A few hours later, at Green’s request, a colleague named Hank Turner 6 produced a set of numbers on a sheet of paper. These represented extremely precise coordinates, down to the minutes and seconds of latitude and longitude, of a place that only Turner knew. Green took the paper and picked up the phone to call Hal.

Puthoff sat Swann down at a table at SRI and gave him the coordinates. As he puffed on a cigar, and alternated between closing his eyes and scribbling on a piece of paper, Swann described a burst of images: ‘mounds and rolling hills’, ‘a river over to the far east’, ‘a city to the north’.


He said it seemed to be a strange place,

‘somewhat like the lawns that one would find around a military base’.

He got the impression that there were ‘old bunkers around’, or it could simply be ‘a covered reservoir’.7

The following day, Swann tried again at home, and jotted down his impressions on a report which he’d brought in to Hal. Again, he got the impression that something was underground.

A few days later, Puthoff received a phone call from Pat Price, a building contractor from Lake Tahoe, who also raised Christmas trees. Price, who considered himself a psychic, had met Puthoff at a lecture and was calling now to offer his services in their experiments. A florid, wisecracking Irishman in his early fifties, Price said he’d been using his own version of remote viewing successfully for many years, even to catch criminals.


He’d served briefly as police commissioner in Burbank, a suburb of Los Angeles. Price would be in the dispatch room and as soon as a crime had been reported, he’d scan the city mentally. Once he settled on a place, he’d immediately send a car to the location in his mind. Invariably, he claimed, he’d caught his man, just at the spot he’d visualized.

On a whim, Puthoff gave Price the coordinates given to him by the CIA. Three days later, Hal received a package Price had posted the day after they’d spoken, containing pages of descriptions and sketches.


It was obvious to Puthoff that Price was describing the same place as Swann, but in far more detail. He offered a highly precise description of the mountains, the location of the place, and its proximity to roads and a town. He even described the weather. But it was the interior of one peak area that interested Price.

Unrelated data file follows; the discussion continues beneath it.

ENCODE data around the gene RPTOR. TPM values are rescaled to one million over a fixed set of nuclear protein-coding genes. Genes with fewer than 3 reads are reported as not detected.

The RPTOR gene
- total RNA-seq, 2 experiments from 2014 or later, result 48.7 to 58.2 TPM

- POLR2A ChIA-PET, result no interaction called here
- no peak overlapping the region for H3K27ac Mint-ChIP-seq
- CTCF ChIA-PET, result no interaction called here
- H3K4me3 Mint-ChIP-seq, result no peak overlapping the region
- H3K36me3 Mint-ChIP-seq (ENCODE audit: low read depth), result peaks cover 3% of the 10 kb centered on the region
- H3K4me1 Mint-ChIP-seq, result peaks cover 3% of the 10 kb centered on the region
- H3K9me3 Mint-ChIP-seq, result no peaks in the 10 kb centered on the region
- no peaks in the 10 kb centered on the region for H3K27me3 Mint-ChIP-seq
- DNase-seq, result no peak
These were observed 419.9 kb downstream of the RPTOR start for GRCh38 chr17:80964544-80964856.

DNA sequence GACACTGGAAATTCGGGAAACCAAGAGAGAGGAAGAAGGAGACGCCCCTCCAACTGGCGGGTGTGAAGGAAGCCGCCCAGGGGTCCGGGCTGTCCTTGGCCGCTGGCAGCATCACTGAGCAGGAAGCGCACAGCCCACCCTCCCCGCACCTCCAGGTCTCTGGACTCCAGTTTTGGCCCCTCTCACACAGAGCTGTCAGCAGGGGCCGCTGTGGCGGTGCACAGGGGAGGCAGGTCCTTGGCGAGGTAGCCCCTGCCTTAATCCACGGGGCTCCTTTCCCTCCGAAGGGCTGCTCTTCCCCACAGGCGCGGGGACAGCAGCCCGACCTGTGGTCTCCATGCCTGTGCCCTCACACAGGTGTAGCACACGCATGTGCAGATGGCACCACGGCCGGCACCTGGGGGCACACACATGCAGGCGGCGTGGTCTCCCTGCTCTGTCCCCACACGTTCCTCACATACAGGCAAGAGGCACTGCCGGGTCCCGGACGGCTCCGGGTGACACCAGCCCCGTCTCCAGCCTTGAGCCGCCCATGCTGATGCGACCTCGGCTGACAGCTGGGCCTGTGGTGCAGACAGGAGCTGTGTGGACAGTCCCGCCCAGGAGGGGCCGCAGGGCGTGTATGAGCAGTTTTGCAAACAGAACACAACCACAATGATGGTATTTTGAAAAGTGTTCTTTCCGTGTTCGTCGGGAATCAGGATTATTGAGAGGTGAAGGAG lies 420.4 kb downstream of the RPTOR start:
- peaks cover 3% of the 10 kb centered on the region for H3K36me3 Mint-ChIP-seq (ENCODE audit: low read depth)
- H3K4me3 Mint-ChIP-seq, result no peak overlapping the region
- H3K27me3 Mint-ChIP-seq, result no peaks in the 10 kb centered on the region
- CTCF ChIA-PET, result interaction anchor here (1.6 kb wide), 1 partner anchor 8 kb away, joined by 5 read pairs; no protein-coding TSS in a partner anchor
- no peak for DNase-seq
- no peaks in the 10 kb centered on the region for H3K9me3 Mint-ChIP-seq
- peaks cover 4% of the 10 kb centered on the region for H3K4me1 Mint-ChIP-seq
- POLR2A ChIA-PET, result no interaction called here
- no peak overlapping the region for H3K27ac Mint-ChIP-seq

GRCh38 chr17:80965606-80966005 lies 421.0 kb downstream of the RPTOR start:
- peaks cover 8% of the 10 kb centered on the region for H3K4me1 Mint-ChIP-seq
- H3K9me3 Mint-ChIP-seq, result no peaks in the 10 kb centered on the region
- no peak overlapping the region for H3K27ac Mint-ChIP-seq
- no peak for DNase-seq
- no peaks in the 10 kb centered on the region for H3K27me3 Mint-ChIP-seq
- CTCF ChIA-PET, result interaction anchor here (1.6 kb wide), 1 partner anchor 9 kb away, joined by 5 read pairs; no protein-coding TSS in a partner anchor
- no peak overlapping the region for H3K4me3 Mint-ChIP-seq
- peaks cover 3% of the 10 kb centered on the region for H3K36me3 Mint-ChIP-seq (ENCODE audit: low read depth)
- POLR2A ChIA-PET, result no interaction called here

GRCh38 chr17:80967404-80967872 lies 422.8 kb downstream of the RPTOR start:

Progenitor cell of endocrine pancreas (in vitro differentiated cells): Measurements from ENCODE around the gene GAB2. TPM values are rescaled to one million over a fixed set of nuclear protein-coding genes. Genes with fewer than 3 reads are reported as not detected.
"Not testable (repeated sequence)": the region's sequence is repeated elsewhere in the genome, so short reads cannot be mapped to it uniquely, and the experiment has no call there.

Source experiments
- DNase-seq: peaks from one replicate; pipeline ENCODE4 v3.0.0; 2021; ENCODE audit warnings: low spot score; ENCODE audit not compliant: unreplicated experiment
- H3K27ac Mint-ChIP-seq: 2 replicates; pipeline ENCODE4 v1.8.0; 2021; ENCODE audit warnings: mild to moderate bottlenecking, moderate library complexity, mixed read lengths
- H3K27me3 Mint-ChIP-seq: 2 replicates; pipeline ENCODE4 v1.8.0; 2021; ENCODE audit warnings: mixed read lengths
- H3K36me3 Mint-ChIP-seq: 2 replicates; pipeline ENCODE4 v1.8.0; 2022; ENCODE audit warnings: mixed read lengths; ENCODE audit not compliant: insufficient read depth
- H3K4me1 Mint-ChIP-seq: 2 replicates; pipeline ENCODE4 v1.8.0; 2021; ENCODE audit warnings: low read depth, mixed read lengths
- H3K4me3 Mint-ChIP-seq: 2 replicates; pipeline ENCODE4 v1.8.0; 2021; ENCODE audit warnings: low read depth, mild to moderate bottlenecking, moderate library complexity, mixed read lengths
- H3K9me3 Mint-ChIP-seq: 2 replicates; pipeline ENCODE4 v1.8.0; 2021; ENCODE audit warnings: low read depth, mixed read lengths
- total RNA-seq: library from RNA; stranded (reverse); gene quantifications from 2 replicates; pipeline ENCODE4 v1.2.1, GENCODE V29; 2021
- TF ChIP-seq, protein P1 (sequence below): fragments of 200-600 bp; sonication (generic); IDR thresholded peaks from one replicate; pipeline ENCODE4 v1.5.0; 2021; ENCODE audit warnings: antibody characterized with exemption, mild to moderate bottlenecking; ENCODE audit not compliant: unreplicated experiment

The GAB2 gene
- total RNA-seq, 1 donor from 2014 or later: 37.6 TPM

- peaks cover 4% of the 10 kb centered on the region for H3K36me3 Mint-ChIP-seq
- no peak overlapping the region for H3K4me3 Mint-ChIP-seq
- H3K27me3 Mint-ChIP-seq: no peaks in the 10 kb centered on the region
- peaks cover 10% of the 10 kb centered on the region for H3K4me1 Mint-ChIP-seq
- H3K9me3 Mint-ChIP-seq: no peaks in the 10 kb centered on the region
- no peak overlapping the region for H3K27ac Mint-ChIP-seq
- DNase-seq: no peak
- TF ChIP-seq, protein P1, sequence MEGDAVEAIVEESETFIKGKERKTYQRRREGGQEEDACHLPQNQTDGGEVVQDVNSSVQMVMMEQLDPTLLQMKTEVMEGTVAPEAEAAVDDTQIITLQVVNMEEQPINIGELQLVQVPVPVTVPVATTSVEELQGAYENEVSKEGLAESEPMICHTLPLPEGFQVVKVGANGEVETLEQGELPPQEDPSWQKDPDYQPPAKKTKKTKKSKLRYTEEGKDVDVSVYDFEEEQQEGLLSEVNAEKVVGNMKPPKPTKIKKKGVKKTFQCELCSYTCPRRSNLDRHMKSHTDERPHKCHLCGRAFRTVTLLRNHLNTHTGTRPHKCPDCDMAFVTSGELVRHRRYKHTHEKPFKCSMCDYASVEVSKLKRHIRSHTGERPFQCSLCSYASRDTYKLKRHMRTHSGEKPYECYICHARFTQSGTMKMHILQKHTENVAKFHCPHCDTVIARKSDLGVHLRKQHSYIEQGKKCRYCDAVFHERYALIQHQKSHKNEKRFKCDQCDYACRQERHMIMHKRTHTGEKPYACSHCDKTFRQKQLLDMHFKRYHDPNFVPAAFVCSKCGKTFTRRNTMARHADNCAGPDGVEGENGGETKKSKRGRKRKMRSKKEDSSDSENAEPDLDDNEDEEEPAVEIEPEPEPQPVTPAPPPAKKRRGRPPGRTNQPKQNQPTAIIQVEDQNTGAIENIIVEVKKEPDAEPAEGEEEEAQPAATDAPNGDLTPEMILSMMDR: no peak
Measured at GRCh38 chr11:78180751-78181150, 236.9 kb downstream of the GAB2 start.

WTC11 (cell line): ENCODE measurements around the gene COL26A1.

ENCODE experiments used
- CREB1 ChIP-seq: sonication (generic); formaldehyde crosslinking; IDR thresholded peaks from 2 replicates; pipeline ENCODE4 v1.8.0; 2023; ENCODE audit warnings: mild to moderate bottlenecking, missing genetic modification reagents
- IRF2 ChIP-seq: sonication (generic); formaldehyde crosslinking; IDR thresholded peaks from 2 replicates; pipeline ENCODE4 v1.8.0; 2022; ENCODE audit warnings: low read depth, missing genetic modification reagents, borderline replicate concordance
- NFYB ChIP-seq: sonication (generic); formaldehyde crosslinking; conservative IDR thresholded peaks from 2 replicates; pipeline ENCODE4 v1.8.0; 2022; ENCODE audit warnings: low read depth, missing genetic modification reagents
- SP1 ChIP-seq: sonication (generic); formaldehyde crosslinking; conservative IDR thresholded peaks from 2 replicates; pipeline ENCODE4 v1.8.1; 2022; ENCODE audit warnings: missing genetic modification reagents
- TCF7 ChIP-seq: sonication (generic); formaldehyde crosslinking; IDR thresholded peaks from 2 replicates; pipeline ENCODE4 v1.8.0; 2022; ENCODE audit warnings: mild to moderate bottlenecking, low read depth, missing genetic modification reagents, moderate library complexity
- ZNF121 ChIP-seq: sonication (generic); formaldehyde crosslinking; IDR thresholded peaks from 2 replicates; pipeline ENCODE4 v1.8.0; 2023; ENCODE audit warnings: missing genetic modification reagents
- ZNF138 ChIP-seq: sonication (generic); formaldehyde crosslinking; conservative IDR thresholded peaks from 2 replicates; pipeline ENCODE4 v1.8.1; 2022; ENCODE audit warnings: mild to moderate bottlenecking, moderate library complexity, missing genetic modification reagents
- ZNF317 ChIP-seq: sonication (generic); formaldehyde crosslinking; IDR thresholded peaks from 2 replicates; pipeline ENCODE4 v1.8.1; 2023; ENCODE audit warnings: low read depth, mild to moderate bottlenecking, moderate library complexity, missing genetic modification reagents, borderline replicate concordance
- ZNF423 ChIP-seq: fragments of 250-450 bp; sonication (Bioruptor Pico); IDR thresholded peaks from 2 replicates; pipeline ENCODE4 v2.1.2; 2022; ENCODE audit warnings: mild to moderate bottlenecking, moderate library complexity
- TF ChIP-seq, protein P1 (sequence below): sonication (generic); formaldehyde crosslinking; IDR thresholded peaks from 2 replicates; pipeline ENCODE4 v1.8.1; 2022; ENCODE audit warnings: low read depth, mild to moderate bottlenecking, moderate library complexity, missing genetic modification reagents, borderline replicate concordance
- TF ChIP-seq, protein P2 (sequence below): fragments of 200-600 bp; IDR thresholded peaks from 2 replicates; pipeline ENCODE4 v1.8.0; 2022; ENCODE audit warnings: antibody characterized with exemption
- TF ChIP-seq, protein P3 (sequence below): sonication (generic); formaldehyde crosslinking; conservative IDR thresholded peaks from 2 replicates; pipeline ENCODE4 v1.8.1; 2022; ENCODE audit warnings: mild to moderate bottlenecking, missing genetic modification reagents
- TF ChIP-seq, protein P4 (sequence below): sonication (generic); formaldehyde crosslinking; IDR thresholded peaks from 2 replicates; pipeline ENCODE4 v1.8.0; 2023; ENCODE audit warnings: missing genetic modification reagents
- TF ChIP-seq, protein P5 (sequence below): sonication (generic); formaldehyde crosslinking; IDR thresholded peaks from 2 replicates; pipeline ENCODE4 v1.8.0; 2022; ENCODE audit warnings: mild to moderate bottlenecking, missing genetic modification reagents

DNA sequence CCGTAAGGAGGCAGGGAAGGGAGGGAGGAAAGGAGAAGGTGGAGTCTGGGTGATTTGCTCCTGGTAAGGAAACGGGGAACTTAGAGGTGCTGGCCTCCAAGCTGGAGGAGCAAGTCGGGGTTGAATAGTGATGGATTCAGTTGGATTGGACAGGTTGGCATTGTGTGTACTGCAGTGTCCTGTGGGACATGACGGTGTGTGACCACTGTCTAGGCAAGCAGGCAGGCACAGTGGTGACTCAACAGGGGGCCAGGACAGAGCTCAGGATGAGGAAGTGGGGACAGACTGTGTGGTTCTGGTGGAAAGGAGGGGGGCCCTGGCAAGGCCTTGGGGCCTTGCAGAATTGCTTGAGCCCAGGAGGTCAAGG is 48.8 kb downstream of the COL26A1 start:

He wrote that he thought he saw an,

‘underground storage area’ of some variety which had been well concealed, perhaps ‘deliberately so’.

‘Looks like former missile site - bases for launchers still there, but area now houses record storage area, microfilm, file cabinets,’ he wrote.

He was able to describe the aluminum sliding doors, the size of the rooms and what they contained, even the large maps pinned on the wall.

Puthoff phoned Price and asked him to look again, to pick up any specific information, such as code names or the names of officers. He wanted to take this to Green and needed details to dispel any lingering disbelief. Price returned with details from one specific office: files named ‘Flytrap’ and ‘Minerva’, the names on labels on folders inside filing cabinets, the names of the colonel and majors who sat at the steel desks.

Green brought the information to Turner. Turner read their reports and shook his head. The psychics were totally off beam, he said. All he’d given him were the coordinates of the location of his summer cabin.

Green went away, puzzled by the fact that both Swann and Price had described so similar a place. That weekend, he drove out to the site with his wife. A few miles from the coordinates, down a dirt road, he found a government ‘No Trespassing’ sign. The site seemed to match the descriptions of both psychics.

Green began inquiring about the site.


Immediately he got embroiled in a heated investigation of a security breach. What Swann and Price had correctly described was a vast secret Pentagon underground facility in the Blue Ridge Mountains of West Virginia, manned by National Security Agency code breakers, whose main job was to intercept international telephone communications and control US spy satellites.


It was as though their psychic antennae had picked up nothing of note with the original coordinates and so scanned the area until they got on the wavelength of something more relevant to the military.

For months, the NSA was convinced that Puthoff and Targ, and even Green himself, were being provided this information from some source within the facility. Puthoff and Targ were checked out as security risks and their friends and associates questioned as to their communist leanings. Price only managed to calm down the agency by throwing it a bone: detailed information about the Russian counterpart to the NSA’s secret site, operated by the Soviets in the northern Ural Mountains.

After the West Virginia episode, CIA officials at the highest levels were convinced enough to try a real test in the field. One day, one of the contract monitors came to SRI with the geographical coordinates of a Soviet site of great concern to the agency.


All Russ and Hal were told was that the site was an R&D test facility.8